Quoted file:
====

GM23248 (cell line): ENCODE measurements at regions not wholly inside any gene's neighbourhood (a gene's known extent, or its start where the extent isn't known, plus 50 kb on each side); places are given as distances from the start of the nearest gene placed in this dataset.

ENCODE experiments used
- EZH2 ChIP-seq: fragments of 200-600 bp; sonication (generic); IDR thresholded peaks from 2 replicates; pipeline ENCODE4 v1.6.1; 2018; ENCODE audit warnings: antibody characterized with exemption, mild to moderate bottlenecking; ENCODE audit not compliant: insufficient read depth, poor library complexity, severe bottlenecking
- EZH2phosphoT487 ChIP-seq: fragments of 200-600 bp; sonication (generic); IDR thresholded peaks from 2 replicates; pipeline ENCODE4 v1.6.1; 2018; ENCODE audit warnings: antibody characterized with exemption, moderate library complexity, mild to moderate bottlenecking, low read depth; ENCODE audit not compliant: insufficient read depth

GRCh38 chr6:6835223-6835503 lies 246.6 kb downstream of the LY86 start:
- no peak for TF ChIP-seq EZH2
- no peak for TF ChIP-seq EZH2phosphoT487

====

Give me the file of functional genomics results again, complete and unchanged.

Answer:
GM23248 (cell line): ENCODE measurements at regions not wholly inside any gene's neighbourhood (a gene's known extent, or its start where the extent isn't known, plus 50 kb on each side); places are given as distances from the start of the nearest gene placed in this dataset.

ENCODE experiments used
- EZH2 ChIP-seq: fragments of 200-600 bp; sonication (generic); IDR thresholded peaks from 2 replicates; pipeline ENCODE4 v1.6.1; 2018; ENCODE audit warnings: antibody characterized with exemption, mild to moderate bottlenecking; ENCODE audit not compliant: insufficient read depth, poor library complexity, severe bottlenecking
- EZH2phosphoT487 ChIP-seq: fragments of 200-600 bp; sonication (generic); IDR thresholded peaks from 2 replicates; pipeline ENCODE4 v1.6.1; 2018; ENCODE audit warnings: antibody characterized with exemption, moderate library complexity, mild to moderate bottlenecking, low read depth; ENCODE audit not compliant: insufficient read depth

GRCh38 chr6:6835223-6835503 lies 246.6 kb downstream of the LY86 start:
- no peak for TF ChIP-seq EZH2
- no peak for TF ChIP-seq EZH2phosphoT487